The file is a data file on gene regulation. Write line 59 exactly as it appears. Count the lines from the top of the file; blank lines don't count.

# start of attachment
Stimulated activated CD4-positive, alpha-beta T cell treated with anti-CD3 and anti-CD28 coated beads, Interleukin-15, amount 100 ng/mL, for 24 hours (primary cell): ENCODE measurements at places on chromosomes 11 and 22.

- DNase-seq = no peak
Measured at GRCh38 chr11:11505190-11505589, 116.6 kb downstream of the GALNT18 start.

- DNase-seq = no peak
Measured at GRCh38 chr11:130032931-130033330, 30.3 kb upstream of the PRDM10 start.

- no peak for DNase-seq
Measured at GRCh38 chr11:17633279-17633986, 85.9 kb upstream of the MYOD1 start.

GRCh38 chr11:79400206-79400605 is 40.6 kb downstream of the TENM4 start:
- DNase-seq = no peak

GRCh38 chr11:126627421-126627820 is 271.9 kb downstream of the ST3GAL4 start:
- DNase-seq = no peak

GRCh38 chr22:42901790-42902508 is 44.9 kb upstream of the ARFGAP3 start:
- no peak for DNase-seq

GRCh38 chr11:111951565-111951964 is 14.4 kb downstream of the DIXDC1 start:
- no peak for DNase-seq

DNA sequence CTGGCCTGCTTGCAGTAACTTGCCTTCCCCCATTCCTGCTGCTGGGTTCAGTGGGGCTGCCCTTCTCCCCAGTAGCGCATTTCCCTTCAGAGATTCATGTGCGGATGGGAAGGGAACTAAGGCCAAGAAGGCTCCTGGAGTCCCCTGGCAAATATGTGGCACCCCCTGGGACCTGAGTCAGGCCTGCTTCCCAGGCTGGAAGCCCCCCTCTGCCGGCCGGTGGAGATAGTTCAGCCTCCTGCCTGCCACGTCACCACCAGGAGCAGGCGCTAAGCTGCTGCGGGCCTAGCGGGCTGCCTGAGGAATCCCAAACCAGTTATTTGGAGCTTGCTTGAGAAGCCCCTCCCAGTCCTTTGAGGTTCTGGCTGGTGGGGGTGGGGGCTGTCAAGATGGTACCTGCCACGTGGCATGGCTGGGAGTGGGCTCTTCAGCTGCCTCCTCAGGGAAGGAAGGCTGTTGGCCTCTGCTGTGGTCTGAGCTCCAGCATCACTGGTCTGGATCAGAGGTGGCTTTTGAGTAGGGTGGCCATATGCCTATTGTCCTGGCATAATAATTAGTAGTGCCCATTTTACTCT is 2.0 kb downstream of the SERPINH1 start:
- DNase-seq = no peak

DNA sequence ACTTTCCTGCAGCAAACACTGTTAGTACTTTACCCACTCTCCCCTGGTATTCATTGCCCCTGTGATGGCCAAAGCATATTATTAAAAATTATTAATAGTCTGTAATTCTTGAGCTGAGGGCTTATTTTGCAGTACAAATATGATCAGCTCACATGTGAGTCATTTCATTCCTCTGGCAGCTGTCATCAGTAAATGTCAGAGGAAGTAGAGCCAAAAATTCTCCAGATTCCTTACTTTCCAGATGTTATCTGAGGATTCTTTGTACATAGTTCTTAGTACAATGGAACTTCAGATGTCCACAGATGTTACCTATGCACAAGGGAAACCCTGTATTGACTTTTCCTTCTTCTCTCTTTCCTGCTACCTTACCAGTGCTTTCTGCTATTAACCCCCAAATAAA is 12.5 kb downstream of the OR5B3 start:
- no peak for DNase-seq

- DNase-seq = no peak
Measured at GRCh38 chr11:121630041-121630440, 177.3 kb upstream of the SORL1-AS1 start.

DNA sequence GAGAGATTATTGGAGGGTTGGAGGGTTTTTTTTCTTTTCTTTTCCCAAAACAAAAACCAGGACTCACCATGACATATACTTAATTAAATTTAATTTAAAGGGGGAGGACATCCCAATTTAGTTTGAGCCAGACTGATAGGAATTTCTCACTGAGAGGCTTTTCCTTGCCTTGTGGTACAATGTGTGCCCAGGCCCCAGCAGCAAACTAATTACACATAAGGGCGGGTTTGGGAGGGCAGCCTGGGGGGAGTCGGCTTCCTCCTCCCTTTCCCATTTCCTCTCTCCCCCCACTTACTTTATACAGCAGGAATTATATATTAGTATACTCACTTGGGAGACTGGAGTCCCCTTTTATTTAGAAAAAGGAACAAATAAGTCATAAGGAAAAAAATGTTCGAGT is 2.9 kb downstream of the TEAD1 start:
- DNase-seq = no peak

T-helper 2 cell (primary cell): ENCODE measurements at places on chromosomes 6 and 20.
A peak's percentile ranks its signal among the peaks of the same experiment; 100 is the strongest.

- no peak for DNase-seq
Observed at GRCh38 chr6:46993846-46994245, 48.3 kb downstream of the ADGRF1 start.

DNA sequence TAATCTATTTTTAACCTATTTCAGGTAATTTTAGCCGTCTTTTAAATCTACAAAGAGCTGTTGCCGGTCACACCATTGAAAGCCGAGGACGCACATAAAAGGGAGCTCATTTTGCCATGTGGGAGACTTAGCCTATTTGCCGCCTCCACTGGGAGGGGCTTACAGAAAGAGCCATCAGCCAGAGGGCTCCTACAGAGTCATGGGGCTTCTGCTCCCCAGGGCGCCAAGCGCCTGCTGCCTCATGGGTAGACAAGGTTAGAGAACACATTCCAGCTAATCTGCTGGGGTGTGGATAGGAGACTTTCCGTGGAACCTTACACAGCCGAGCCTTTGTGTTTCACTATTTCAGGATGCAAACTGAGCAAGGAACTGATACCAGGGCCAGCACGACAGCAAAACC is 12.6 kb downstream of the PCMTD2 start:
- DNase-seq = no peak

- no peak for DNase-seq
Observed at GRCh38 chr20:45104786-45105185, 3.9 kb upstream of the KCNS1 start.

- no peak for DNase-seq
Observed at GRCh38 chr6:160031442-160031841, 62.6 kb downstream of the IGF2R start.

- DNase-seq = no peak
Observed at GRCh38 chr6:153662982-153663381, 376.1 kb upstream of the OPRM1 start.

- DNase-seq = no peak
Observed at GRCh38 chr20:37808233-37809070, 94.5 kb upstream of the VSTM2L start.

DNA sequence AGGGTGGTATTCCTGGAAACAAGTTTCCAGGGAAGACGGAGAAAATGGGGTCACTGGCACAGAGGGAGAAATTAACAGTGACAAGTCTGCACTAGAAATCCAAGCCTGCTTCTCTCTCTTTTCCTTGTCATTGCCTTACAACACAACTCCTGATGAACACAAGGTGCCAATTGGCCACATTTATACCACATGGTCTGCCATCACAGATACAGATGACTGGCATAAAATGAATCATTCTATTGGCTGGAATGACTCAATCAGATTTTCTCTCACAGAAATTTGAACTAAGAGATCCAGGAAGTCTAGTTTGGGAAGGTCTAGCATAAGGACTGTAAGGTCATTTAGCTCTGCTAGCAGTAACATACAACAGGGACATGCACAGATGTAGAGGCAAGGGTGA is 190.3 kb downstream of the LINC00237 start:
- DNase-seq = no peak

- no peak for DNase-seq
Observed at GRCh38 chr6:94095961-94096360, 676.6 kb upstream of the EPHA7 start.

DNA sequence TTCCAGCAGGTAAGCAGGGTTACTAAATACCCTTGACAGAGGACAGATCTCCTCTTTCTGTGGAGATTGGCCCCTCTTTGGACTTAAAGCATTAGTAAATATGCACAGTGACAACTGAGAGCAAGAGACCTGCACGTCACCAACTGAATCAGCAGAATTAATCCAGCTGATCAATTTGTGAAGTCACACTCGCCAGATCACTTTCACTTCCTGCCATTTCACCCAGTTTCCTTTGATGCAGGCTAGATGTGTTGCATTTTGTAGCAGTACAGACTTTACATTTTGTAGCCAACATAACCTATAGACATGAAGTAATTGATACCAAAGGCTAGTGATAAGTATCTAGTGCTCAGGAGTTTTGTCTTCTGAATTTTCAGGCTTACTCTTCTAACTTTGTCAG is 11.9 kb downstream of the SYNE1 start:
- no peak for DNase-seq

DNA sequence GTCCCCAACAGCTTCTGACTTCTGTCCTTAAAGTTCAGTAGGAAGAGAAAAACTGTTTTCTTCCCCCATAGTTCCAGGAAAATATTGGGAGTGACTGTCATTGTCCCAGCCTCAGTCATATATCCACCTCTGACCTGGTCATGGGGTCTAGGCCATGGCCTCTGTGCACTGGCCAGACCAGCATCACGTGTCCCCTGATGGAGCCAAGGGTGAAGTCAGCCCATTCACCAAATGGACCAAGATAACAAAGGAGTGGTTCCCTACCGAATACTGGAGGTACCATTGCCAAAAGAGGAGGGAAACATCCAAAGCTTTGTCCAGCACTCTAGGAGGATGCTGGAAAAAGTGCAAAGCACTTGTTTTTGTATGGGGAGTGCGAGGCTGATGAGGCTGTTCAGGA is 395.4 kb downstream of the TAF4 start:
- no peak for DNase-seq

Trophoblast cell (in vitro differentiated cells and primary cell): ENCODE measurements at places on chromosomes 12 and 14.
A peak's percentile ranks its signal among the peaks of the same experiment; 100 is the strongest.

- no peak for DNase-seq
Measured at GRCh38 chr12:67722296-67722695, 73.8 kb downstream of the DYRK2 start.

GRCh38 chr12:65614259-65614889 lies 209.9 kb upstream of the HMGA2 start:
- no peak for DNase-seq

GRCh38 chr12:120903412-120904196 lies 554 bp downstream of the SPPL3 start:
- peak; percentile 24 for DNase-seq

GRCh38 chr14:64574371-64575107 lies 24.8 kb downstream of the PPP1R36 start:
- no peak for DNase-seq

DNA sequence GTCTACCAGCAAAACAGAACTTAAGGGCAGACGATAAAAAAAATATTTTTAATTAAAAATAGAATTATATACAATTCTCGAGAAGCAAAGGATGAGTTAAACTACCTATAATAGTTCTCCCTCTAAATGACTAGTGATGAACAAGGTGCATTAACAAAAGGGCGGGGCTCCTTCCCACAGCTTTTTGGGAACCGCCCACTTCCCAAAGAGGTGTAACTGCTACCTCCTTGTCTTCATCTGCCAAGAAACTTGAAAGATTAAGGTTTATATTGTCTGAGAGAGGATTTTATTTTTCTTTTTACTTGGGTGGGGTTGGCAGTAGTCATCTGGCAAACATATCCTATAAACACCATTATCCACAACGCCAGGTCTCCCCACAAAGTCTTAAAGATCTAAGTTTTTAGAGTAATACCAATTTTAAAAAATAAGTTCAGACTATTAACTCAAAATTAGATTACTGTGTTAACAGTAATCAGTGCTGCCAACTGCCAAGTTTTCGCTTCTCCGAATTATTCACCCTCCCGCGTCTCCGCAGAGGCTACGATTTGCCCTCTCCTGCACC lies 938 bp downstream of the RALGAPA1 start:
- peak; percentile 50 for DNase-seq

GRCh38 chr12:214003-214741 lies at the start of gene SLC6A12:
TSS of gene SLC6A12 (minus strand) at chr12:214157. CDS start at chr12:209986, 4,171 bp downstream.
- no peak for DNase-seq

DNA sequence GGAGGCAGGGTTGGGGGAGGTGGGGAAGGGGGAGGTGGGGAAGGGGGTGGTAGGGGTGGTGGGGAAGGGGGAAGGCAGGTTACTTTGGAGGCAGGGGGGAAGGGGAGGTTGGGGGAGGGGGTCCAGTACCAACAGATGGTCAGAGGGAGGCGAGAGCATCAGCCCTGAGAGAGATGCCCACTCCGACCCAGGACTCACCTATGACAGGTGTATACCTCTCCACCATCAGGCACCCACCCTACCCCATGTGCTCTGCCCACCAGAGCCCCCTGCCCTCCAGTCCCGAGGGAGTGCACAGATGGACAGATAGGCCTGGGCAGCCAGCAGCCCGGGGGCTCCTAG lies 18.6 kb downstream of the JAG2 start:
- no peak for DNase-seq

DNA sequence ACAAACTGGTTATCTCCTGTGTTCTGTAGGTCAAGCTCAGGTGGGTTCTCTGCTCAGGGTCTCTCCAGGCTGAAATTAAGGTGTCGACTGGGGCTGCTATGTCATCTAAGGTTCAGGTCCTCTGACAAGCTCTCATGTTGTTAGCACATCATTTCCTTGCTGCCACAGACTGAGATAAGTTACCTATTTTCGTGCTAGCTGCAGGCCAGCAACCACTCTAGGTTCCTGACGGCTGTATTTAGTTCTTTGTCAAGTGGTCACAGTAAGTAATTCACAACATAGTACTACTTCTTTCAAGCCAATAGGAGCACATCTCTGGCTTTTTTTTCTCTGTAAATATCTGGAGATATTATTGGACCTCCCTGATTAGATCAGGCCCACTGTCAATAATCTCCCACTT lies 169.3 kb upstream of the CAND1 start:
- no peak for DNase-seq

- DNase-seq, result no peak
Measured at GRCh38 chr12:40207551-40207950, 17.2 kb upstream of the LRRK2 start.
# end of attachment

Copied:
TSS of gene SLC6A12 (minus strand) at chr12:214157. CDS start at chr12:209986, 4,171 bp downstream.